Sunday 31 May 2015


Michael Schumacher was one of the three world champions to crash the wall, thereby got its name "Wall of the champions"
Hitting the wall! There is a huge difference using that term in running and motor racing. While it is a case of mental block in running and have all the time to get out of it, which is contrary to what happens in motor racing. In recent times, Formula One has done away with heavy banked roads, and thereby there is a decline in number of cars hitting the wall. However, there are tracks like the one in Montreal, where the 'wall' at the end of turn 13 has gained reputation for being a 'breaker' if a car hits it. Since 1978, a lot of cars have hit the wall, cars were removed or safely parked and race moved on. However, in 1999, 'the wall' got all the attention.

On that day, the wall which had 'Bievenue au Québec' (Welcome to Quebec) written on it had four hits, three of them driven by the world champions and gave birth to the term 'Wall of the champions'.

13 June 1999, sixth round of F1, Canadian Grand Prix. Michael Schumacher took his first pole position of the 1999 season. That race had four world champions - Mika Hakkinen (1999), Damon Hill (1996), Jacques Villeneuve (1997) and two-time world champion Michael Schumacher (1994 &1995). It will go down as one of the unique races in the history of Canadian Grand Prix as all four drivers made headlines though only one of them ended up finishing the race.

Prior to the 1999 race, the wall at the end of the final chicane and located opposite to the entry of the pit-lane was just another part of the track. Each year, one saw many drivers shaving their cars to the wall, just enough to avoid a crash. However, many drivers in a bid to make up time or extend a lead have crashed owing to imbalance of the car after exiting the final chicane.

The race was an attrition and at the end of it, it had more number of retirements (12) than the finishers (10). On the very first lap, there were three casualties - Alexander Wurz retired due to transmission problems while Jean Alesi and Jarno Trulli collided with each other and took each other out of the race. Safety car!

Lap three, the first of the wall hitters, Ricardo Zonta, got his BAR-Supertec sideways in an awkward position which caused him to hit the wall. Zonta's car was parked next to the wall and this made the stewards to call the safety car back on the track.

The race resumed its normalcy on lap seven and there was no drama up until lap fourteen when the first of the three world champions, Damon Hill spun-off the track and hit the wall. He was not having a good season with Jordan and his woes continued as he had his third retirement out of six races. When asked about it, Hill replied - "Basically, I lost the control of the car and I hit it. There is nothing more to it, really!".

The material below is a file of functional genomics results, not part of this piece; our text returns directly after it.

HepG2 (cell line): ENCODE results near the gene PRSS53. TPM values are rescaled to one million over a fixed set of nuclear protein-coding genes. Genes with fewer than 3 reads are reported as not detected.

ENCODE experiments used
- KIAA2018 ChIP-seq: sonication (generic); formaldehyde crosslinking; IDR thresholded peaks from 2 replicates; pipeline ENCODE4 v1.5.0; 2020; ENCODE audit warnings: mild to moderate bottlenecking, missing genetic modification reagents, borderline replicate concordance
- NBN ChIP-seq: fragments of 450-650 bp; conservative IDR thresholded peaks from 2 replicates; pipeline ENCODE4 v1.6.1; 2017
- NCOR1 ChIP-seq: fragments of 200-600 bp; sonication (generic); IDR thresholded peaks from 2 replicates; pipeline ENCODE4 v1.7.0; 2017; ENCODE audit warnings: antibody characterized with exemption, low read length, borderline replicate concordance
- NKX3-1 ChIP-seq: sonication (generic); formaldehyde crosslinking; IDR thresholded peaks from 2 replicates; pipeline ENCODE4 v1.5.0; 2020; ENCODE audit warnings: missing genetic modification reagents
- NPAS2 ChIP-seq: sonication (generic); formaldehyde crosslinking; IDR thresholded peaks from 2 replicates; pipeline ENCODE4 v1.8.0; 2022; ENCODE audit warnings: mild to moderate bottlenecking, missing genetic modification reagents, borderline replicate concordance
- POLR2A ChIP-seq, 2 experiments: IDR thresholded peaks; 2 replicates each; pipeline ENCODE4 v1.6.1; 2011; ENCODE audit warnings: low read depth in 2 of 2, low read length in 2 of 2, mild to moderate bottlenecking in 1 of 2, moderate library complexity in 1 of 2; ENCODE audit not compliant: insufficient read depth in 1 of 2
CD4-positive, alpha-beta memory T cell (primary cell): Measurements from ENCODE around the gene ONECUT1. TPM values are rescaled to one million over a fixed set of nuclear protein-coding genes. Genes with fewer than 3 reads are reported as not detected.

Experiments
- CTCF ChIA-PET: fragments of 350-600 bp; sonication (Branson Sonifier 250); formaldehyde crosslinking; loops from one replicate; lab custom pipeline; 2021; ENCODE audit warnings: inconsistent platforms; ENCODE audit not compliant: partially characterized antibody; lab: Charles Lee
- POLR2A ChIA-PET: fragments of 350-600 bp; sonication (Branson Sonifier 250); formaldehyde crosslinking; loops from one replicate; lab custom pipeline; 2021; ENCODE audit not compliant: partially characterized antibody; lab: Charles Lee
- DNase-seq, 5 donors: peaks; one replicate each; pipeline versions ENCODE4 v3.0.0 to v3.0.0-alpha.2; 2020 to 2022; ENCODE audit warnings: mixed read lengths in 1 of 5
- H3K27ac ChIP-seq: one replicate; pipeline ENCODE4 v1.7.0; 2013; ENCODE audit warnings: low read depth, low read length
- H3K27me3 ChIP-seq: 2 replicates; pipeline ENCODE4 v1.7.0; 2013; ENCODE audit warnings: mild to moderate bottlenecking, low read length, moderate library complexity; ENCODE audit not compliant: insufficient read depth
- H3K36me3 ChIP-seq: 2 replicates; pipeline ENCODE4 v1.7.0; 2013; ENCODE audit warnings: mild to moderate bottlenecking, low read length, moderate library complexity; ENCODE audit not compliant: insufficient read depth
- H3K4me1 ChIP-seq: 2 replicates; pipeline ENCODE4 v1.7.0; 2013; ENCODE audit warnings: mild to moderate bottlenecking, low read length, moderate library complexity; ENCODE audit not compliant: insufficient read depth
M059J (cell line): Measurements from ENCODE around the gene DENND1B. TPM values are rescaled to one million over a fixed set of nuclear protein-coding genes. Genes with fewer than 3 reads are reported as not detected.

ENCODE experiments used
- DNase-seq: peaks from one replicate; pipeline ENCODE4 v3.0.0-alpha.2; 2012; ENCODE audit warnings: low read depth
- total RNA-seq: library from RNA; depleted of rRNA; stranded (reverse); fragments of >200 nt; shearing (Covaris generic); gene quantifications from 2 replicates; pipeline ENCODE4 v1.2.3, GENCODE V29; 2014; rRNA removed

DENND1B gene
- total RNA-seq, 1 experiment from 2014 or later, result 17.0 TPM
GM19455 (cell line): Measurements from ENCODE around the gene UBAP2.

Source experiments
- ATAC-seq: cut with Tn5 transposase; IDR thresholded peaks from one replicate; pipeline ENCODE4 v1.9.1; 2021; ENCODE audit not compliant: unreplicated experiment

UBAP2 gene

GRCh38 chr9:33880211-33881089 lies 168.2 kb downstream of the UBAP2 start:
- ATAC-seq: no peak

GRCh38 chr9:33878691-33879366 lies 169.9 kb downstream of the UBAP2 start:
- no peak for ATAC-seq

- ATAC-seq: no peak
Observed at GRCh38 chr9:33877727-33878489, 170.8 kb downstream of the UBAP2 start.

Then came the surprise, Michael Schumacher having led the race was beginning to up his pace in order to build a suitable gap as he was nearing his pit stop window. Each lap, from lap 25 was three-tenths faster than Hakkinen and with each lap, he was pushing his Ferrari really hard. On lap 29, just few metres away from starting the next lap, bang!. Schumacher lost control of his car coming out of the chicane and he was off the racing line, thereby the car was on the dirty part of the circuit, which is always slippery. The car slewed and before he could react, the car had hit the wall which wiped out his front and rear suspension. He shook his fists in frustration as he knew, he had thrown away this race! - "I lost control of the car because I went off the racing line and got on the dirt and ended up in the wall. This was clearly my mistake. I usually make one mistake a year. I hope that this incident was the last for the season".

Now that Schumacher was out of the race, this was now Hakkinen's race to lose. The first round of pit stops was not far away. While the teams and few drivers were getting ready for their fresh tyres and fuel, Jacques Villeneuve on lap 35 became the third world champion to hit the wall. Safety car for the third time on the track. "It was my mistake - I was simply going a little bit too fast. There was a lot dirt down on the track at that point, it was easy to make a mistake".

While the safety car was about to be called on-track, a lot of teams executed their pit stop and the cars were back on track without any significant changes. Lap 40, the safety car came in and within seconds, David Coulthard and Ferrari's Eddie Irvine both push each other out of the track, no damage done, and rejoin the track. All this meant, Mika Hakkinen was on his own now with no one to challenge him from the top runners. Heinz-Harald Frentzen was the last casualty of this race. He was running in second position before brakes failed and his car crashed a barrier. This incident put Giancarlo Fisichella to second place and Eddie Irvine third. With just three laps to go, safety car was called on to the track for the fourth time! In the penultimate lap, just before the final chicane, all cars had lined up behind one other. 

If safety car went in, that would have made a spectacular last lap, especially with the proximity of cars at the first and second turns and at the hair pin! Sense prevailed and safety car was not called in and race culminated with all cars finishing behind the safety car - making this the first instance of a race in Formula One completing under safety car regulations. Irony! as it was at the Canadian Grand Prix (1973), the safety car was first deployed in a F1 race.

Sixteen years hence, the circuit remains one of the most demanding for the cars and drivers. 'Wall of champions' still continues to play a significant role and it remains to be seen, if it has any impact on the outcome of this year's Canadian Grand Prix. 

Wednesday 27 May 2015


From 2015 season, Cricket Switzerland is using Dukes pink balls
Cricket in its traditional form was and is played primarily with red leather balls. Cricket balls through the ages were red because the ball-manufacturers in the 18th century England preferred 'red' dyes. This tradition carried on for generations until the time cricket got immersed in the world of commercialisation. Though, there has been one-day internationals with coloured clothing, night games and T20's - cricket at its core is played with red balls as it happens to be one of the few surviving cricketing traditions.